As we consider our highest aspirations, what relevance might the phrase “collective liberation” hold for us? To what is it pointing?
Speaker: Rev. Rod Richards
In a cultural climate that seems to question the very idea of a shared reality, how can we be expected to “get real”?
Come join us for Christmas Eve service, which will include child dedications, songs from the choir, hymns for us all, and a celebration of hope.
When darkness comes–not the restful, healing darkness, but the dark nights of the soul, when we are not able to see our own light or the lights of others–it can feel like the end of the world.
Generosity is often talked about in relation to finances (how much we give) or to charitable activities (what we do). It may also be thought about as a way of life. How do we bring generosity into each moment?
The Book of Job is not considered a…well, festive book. It is harsh. Almost cruel. So what can it teach us about awe? And, as Human Rights Day approaches, what might it have to say about justice?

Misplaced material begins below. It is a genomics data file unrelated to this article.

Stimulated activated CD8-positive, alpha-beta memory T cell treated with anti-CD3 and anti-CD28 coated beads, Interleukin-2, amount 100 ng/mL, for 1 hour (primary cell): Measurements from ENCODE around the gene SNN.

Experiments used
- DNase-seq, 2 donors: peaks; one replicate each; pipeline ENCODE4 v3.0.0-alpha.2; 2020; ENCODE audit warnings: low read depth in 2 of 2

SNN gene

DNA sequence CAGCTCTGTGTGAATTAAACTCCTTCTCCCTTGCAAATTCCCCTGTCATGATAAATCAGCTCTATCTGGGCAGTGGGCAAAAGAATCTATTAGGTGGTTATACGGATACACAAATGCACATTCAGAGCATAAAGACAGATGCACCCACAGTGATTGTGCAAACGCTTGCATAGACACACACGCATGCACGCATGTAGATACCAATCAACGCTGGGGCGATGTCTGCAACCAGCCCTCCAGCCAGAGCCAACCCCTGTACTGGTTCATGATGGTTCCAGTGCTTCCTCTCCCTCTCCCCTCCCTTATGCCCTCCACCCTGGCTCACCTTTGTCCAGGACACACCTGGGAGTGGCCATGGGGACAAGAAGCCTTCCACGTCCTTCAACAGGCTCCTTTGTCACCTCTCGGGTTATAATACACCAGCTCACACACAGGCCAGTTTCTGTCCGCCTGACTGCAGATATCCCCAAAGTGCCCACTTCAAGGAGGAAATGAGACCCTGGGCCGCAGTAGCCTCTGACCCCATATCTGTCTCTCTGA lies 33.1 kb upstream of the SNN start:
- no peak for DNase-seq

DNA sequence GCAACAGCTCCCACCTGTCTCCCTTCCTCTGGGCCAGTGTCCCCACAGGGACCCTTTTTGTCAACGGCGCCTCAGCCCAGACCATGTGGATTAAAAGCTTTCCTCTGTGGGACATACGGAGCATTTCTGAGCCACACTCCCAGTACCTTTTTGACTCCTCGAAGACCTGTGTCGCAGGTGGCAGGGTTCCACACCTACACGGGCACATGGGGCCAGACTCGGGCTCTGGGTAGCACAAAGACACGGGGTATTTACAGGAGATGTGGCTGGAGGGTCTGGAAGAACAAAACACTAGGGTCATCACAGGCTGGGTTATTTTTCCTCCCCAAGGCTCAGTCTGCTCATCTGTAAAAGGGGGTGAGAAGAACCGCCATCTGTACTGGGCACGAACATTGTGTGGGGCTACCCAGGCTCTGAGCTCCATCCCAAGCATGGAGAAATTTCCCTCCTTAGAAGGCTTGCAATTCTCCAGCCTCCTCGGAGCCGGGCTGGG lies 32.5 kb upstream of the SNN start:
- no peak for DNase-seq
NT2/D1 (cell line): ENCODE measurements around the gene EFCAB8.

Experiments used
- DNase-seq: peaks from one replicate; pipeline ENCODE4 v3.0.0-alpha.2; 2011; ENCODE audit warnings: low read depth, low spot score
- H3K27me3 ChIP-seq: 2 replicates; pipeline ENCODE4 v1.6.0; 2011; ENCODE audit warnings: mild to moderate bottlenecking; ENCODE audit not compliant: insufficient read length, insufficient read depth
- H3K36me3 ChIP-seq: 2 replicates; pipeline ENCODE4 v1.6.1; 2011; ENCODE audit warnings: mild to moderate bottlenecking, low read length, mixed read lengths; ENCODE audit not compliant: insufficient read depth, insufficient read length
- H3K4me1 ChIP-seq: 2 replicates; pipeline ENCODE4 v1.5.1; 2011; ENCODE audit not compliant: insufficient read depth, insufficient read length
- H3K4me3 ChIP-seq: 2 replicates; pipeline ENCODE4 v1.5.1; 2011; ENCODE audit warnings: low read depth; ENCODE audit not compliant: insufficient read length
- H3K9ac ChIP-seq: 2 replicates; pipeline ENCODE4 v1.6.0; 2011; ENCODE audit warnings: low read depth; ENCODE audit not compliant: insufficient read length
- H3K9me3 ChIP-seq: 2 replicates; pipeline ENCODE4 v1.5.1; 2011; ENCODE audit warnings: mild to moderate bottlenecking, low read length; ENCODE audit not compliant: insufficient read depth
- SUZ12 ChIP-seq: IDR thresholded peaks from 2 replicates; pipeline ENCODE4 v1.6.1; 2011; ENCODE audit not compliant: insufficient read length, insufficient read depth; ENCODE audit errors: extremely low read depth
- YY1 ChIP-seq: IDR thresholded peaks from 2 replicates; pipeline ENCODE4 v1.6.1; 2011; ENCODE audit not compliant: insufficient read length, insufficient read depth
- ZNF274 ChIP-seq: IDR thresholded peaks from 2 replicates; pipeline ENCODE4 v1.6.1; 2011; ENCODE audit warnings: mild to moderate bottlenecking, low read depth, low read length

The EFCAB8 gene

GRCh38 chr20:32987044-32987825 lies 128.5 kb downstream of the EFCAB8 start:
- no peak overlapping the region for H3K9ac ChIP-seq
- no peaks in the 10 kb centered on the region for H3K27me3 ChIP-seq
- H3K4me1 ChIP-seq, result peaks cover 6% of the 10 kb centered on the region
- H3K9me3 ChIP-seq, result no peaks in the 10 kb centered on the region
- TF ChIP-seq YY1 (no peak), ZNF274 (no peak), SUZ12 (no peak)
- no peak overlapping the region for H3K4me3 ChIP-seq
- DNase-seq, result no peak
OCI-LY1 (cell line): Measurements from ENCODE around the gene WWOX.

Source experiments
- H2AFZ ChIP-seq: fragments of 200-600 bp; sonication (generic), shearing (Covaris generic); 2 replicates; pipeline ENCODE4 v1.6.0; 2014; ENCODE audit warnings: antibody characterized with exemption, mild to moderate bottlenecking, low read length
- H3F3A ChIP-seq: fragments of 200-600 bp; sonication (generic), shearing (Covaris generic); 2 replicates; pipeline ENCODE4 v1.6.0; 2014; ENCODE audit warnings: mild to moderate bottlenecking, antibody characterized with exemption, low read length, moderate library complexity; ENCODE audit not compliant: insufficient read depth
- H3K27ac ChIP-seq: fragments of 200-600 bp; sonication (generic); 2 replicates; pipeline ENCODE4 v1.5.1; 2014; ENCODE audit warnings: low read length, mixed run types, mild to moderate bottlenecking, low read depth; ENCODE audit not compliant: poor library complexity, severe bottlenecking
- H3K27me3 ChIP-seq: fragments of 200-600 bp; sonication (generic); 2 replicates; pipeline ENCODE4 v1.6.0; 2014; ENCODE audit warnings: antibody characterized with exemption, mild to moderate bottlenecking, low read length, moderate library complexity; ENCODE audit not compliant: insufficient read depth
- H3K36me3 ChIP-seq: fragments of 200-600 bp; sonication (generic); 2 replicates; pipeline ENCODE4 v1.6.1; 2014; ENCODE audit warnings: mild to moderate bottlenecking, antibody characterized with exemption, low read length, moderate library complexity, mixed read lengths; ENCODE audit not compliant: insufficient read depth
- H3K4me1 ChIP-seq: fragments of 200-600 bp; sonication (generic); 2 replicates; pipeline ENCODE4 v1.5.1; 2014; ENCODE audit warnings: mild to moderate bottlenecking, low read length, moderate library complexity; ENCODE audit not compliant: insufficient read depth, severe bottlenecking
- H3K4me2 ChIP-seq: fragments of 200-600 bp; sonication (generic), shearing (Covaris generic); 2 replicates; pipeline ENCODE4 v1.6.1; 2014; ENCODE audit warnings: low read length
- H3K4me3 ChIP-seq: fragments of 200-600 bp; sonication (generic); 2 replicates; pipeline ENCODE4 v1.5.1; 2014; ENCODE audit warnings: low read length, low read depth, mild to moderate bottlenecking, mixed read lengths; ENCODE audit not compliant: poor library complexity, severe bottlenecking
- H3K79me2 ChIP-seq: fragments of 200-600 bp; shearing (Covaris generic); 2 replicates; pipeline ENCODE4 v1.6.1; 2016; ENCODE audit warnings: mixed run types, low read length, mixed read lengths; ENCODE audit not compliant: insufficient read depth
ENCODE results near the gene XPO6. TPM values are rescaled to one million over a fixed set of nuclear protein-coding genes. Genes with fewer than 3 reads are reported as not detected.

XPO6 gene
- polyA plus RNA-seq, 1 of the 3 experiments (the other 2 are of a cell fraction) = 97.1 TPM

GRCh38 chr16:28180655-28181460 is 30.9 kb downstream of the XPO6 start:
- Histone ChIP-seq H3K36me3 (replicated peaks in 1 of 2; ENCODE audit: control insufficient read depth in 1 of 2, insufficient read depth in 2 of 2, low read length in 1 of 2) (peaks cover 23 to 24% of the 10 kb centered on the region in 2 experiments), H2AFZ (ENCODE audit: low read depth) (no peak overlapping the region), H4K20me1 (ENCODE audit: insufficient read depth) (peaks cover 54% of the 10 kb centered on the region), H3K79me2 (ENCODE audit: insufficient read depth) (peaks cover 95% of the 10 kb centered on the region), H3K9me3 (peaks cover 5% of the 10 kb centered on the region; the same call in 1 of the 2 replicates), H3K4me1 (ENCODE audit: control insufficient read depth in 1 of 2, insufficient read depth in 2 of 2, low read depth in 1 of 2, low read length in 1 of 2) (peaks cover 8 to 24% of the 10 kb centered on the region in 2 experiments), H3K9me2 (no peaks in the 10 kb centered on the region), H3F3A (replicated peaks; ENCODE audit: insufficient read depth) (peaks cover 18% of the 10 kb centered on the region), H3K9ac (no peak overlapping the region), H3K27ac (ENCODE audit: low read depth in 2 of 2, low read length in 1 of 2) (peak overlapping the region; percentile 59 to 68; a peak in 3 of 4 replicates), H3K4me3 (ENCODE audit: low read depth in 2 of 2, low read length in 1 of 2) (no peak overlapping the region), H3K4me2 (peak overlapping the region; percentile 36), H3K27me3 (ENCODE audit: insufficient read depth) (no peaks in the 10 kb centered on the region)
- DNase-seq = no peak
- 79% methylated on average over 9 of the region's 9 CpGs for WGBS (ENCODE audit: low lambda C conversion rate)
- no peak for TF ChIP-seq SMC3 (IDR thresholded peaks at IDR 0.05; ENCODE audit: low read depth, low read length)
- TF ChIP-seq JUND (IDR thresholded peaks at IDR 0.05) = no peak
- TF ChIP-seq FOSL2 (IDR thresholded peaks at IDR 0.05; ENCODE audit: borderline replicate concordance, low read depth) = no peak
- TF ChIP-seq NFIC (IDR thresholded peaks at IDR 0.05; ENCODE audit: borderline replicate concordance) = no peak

A celebration of the season with special music, favorite hymns, and reflections on wonder.
There is a story told of a rabbi in ancient times who gathered his students together very early one morning,
while it was still dark. He put this question to them: “How can you tell when night has ended and the day has
“Come sing a song with me, that I might know your mind” we sing from our hymnal. Just how does singing a song together give us any hard data about another person’s mind??
“Attention!” is a military command to arrange the body in a particular posture. Other commands include “at ease” and “rest.” How might we position ourselves to invite attention, ease, rest…?